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The Reality of Bangladesh: Unveiling the Economic and Corruption Crisis

Bangladesh, a nation on the rise in recent decades, now faces a myriad of crises that threaten to undermine its progress. While the political landscape remains relatively stable, the economic turmoil and rampant corruption have intensified, casting a shadow over the country’s development. The reality of Bangladesh today cannot be hidden, as the common man grapples with extreme hardship due to escalating prices of daily commodities, a depreciating currency, and a faltering economy.

Economic Hardships and Inflation

Over the past few years, the economic situation in Bangladesh has deteriorated significantly. The prices of daily commodities and essential government services have soared, driven by both global and domestic economic crises. The government’s fiscal constraints, compounded by a dollar shortage and rapidly depleting reserves, have led to a devaluation of the currency by 43 to 53 percent in the last two years. This has resulted in a marked decline in import-export trade and an alarming increase in government debt to banks. All economic indicators point to a deepening crisis, with the economy teetering on the brink of collapse.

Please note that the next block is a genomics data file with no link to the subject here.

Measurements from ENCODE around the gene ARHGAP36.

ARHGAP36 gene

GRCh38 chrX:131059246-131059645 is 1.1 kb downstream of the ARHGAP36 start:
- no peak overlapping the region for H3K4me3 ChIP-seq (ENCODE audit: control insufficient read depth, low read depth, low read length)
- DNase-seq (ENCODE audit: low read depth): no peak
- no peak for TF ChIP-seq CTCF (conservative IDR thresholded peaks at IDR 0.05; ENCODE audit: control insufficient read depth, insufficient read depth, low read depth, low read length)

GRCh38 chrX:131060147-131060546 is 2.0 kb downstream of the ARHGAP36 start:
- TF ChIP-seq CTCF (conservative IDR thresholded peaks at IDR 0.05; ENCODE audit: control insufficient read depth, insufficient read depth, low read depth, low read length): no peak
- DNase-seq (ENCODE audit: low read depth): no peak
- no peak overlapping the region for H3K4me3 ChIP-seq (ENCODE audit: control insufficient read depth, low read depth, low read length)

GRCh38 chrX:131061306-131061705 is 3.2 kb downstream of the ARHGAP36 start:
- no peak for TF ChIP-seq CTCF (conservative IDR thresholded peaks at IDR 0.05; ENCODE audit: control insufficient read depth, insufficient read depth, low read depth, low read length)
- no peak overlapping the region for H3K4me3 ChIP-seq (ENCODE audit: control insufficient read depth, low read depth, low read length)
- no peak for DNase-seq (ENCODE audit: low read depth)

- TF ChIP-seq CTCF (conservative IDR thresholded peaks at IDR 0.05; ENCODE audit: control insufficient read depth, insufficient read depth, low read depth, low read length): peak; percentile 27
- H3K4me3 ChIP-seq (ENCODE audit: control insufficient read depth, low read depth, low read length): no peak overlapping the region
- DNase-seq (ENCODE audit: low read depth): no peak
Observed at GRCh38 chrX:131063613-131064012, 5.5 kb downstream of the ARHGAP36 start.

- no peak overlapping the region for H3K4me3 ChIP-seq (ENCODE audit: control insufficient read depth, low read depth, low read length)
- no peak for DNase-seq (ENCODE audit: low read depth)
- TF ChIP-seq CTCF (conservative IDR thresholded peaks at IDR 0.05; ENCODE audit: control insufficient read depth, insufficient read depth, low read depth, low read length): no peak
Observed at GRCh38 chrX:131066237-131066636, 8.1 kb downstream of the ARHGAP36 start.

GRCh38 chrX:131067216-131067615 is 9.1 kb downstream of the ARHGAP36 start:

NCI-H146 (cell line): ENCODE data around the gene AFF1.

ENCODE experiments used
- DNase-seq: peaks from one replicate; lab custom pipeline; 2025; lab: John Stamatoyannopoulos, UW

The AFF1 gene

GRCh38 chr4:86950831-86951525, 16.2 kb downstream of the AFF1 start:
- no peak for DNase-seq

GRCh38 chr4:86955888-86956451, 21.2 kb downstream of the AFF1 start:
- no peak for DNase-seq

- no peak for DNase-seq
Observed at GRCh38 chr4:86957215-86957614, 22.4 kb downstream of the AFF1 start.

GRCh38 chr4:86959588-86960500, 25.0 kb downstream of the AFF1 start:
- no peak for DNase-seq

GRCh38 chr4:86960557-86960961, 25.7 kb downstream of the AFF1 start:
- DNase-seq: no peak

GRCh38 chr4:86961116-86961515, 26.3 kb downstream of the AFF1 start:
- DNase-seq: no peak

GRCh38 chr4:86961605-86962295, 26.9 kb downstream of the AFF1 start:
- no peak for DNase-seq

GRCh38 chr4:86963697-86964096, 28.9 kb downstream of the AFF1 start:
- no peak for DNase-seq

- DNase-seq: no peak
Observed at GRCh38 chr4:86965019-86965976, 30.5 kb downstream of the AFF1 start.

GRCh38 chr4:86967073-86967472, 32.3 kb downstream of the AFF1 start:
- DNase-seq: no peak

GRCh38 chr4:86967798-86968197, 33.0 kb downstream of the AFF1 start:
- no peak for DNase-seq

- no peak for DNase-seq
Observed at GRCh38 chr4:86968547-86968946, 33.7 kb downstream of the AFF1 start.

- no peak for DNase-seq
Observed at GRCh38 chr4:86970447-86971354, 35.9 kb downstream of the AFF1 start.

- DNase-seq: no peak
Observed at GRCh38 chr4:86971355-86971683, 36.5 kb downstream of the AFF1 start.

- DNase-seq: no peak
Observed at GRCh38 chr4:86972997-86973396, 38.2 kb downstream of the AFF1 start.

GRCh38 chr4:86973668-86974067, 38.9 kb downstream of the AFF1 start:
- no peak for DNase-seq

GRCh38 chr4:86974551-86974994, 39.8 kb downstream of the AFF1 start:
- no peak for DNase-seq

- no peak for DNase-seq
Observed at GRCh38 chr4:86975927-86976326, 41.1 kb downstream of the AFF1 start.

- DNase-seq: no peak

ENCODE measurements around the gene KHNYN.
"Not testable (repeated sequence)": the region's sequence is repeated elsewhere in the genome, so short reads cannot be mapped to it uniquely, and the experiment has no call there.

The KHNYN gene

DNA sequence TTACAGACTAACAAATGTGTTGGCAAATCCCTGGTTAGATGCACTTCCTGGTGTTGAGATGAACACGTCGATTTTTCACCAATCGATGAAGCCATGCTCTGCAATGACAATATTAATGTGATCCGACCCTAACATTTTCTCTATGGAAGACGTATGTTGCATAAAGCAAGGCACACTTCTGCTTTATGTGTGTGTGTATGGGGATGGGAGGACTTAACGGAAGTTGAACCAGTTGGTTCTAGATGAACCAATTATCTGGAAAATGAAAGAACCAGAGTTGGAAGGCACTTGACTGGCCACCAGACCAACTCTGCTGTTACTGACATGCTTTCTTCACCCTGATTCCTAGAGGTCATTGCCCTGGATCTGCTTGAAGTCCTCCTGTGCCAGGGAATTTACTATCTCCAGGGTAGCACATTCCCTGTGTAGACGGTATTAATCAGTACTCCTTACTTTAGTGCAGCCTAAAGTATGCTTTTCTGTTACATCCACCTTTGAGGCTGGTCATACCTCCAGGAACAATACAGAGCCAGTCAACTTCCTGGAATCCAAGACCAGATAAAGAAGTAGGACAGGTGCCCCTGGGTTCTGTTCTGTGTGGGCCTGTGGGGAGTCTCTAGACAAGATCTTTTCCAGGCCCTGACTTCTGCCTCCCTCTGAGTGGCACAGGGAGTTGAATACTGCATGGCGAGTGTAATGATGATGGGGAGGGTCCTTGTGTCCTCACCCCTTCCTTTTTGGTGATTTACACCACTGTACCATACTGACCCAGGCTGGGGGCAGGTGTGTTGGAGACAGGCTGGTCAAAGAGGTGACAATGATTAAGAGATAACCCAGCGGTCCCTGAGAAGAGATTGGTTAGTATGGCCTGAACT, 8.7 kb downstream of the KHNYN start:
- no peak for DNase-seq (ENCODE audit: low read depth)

Rising Prices and Cost of Living

The inflationary pressure on everyday goods has severely impacted the lives of ordinary citizens. Prices of staples such as rice, lentils, and cooking oil have skyrocketed, pushing many families to the brink of financial ruin. According to the Bangladesh Bureau of Statistics (BBS), the inflation rate hit a decade-high of 9.52% in August 2023, largely driven by food inflation which reached 12.54% . This relentless rise in prices is exacerbated by disruptions in global supply chains and increased costs of raw materials. As a result, the purchasing power of the average Bangladeshi has eroded significantly, leading to reduced consumption and a lower quality of life.

 Currency Depreciation and Trade Imbalance

The sharp depreciation of the Bangladeshi Taka (BDT) against the US dollar has further strained the economy. The central bank’s reserves have plunged from a high of $48 billion in August 2021 to around $30 billion in June 2024 . This devaluation has made imports more expensive, leading to a ballooning trade deficit. Bangladesh’s reliance on imports for essential goods, including fuel, cooking oil, and industrial raw materials, means that the cost of these imports has surged, adding to inflationary pressures. Conversely, exports have not kept pace due to declining global demand, particularly in the garment sector, which accounts for more than 80% of the country’s export earnings

 Fiscal Challenges and Government Debt

The economic crisis has also led to significant fiscal challenges for the government. With limited access to foreign exchange and dwindling reserves, the government has resorted to borrowing heavily from domestic banks, leading to an increase in public debt. According to the Ministry of Finance, the government’s debt to GDP ratio increased from 36% in 2021 to 45% in 2024 . This rising debt burden has constrained the government’s ability to invest in critical infrastructure and social services, further stalling economic growth. Additionally, the cost of servicing this debt has increased, diverting resources away from essential public services like healthcare and education.